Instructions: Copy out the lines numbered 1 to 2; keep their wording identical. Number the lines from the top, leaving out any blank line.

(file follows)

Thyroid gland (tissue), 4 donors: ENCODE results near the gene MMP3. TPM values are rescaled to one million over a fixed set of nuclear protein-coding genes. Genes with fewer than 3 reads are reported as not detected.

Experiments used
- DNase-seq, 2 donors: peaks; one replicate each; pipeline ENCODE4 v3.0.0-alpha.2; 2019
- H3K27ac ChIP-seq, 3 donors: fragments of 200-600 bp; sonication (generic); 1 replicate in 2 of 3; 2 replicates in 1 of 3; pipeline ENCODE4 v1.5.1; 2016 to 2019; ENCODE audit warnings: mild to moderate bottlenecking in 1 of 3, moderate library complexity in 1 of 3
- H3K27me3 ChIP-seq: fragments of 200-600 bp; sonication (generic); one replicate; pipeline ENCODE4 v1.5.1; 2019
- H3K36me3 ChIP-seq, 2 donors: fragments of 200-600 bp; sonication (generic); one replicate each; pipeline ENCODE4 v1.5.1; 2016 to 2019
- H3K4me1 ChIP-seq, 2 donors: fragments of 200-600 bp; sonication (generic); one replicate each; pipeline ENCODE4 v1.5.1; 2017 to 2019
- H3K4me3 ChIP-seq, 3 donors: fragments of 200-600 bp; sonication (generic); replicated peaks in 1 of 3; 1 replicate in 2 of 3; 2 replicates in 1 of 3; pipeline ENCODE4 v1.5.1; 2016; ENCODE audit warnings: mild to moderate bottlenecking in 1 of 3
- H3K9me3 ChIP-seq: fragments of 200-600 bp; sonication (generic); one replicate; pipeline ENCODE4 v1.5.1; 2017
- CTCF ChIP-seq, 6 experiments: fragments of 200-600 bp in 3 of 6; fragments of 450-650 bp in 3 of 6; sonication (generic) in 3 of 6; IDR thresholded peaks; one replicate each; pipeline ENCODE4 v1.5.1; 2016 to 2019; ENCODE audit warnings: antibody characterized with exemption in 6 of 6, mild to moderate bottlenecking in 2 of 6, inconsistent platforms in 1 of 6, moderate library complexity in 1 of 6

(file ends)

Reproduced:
Thyroid gland (tissue), 4 donors: ENCODE results near the gene MMP3. TPM values are rescaled to one million over a fixed set of nuclear protein-coding genes. Genes with fewer than 3 reads are reported as not detected.

Experiments used